The inquiry expressed concern about evidence implying that some cases of serious and possibly criminal cyber-bullying had not been pursued in the courts.
“This may be due to a lack of understanding of, or willingness to, apply these provisions,” the report said.
“The committee recommends that law enforcement agencies appropriately investigate and prosecute serious cyber-bullying complaints.”
While the inquiry noted penalties for offences committed by minors should not be increased, the report recommended increasing the maximum penalty for using a carriage service to menace, harass or cause offence from three years’ to five years’ imprisonment.
“The maximum penalties for cyber-bullying should recognise the serious harm that cyber-bullying can cause. This includes high levels of distress and mental health problems, and there may also be some degree of link between cyber-bullying and suicide,” the report found.
The committee also urged the Australian government to develop and publicise a clear definition of cyber-bullying to acknowledge the complexity and scope of the issue.
The inquiry asked the government to approach cyber-bullying as a social and public health issue, and highlighted the importance of improving prevention, early intervention and education initiatives.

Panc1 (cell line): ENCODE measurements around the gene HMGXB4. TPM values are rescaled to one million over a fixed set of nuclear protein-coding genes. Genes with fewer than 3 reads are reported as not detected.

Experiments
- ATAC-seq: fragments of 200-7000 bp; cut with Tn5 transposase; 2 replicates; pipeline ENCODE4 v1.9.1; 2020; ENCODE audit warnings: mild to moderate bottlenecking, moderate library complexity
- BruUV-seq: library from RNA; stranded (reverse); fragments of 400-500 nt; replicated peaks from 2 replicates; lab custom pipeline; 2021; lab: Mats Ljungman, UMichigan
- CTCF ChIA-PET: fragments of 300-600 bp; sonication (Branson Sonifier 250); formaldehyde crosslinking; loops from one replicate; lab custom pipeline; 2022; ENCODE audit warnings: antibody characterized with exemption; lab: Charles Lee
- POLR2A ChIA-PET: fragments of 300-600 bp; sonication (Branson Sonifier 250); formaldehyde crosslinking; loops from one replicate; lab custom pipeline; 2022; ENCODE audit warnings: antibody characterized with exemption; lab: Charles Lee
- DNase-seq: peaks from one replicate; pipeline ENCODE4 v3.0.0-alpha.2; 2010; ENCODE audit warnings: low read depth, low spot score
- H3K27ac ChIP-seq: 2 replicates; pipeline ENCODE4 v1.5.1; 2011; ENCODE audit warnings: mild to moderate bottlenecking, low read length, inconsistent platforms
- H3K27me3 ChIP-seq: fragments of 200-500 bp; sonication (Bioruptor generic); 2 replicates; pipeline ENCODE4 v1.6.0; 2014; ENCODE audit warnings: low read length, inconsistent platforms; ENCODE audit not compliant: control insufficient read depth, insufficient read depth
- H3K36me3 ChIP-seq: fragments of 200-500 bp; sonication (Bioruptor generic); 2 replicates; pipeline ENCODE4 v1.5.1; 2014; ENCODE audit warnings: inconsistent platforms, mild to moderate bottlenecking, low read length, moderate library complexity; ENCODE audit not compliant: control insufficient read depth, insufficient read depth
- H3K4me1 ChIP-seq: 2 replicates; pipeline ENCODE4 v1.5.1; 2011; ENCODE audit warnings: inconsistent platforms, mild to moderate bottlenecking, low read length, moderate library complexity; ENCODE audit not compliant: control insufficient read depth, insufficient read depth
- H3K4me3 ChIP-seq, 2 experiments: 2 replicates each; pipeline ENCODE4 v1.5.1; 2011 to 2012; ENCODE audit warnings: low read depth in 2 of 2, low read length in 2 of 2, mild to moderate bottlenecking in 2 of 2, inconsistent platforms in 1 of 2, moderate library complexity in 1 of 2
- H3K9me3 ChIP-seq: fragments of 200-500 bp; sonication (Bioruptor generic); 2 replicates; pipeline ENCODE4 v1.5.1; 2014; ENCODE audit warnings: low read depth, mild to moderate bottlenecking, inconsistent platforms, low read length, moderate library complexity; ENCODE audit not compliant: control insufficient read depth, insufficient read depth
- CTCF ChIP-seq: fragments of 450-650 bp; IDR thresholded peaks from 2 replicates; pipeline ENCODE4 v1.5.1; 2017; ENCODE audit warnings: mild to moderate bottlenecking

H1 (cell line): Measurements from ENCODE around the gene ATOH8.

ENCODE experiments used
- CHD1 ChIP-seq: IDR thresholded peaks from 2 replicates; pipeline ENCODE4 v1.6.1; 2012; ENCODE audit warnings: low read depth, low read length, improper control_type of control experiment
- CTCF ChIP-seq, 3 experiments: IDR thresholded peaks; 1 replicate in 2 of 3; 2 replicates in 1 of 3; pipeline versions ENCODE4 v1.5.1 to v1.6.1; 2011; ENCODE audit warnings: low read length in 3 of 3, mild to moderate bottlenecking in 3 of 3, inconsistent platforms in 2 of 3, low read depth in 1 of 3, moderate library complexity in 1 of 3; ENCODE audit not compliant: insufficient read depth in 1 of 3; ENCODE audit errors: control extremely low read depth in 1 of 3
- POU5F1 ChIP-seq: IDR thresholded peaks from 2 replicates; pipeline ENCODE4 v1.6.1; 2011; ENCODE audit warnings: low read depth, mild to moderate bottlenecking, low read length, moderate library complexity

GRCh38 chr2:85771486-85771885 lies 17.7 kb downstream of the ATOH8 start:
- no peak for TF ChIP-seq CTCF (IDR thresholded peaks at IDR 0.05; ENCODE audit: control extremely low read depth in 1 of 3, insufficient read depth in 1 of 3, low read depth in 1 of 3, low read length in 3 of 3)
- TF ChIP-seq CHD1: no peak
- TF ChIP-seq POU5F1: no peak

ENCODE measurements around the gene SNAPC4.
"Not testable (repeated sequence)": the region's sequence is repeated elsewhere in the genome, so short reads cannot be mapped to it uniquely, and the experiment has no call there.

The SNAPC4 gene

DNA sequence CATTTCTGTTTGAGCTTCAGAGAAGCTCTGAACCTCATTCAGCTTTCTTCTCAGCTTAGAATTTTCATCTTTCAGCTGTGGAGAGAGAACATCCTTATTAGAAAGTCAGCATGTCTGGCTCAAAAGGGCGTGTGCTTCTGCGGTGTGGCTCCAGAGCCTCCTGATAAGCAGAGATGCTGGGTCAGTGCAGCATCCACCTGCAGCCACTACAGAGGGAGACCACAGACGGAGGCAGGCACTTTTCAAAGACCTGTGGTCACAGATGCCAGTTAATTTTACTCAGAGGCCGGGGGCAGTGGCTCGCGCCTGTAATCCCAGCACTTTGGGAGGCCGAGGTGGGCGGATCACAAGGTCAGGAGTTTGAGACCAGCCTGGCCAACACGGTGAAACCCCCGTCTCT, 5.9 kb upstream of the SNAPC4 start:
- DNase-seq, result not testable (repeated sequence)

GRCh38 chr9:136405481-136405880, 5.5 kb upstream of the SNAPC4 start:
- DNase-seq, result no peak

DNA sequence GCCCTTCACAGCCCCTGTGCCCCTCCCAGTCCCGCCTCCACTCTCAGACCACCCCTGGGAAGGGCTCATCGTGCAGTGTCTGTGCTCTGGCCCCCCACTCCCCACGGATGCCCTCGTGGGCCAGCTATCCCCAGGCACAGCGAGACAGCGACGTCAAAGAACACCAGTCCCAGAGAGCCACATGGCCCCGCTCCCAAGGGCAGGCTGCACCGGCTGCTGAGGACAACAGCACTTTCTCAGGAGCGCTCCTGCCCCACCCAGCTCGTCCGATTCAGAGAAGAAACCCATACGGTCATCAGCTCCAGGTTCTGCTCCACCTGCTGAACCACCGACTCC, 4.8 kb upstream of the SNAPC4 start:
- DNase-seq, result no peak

Praising the role of the Office of the eSafety Commissioner, the inquiry recommended public promotion of the office, and the possible expansion of the cyber-bullying complaints scheme to include complaints made by adults.
The committee acknowledged the benefits of social media platforms, but stressed that social networking sites are primary vehicles for serious cyber-bullying.
Combating the issue, the inquiry found, requires the government placing and maintaining regular pressure on social media platforms to prevent and quickly respond to cyber-bullying cases on their sites.
“[The Committee] wishes to make it clear that it is up to social media platforms to make their platforms safe environments, reduce the incidences of cyber-bullying and promptly take down all offending material,” the report said.
The final recommendation urged the Australian Government to require social media platforms to publish data on user complaints and the platforms’ responses, to motivate social networking sites to address cyber-bullying.
The committee’s report is based on 34 submissions received from organisations including the Attorney-General’s Department, the Law Council of Australia and the Alannah and Madeline Foundation.
Young people aged 5 to 25 years can call Kids Helpline on 1800 55 1800.
This piece by Julia Arena was first seen on ‘News.com.au’, 29 March 2018.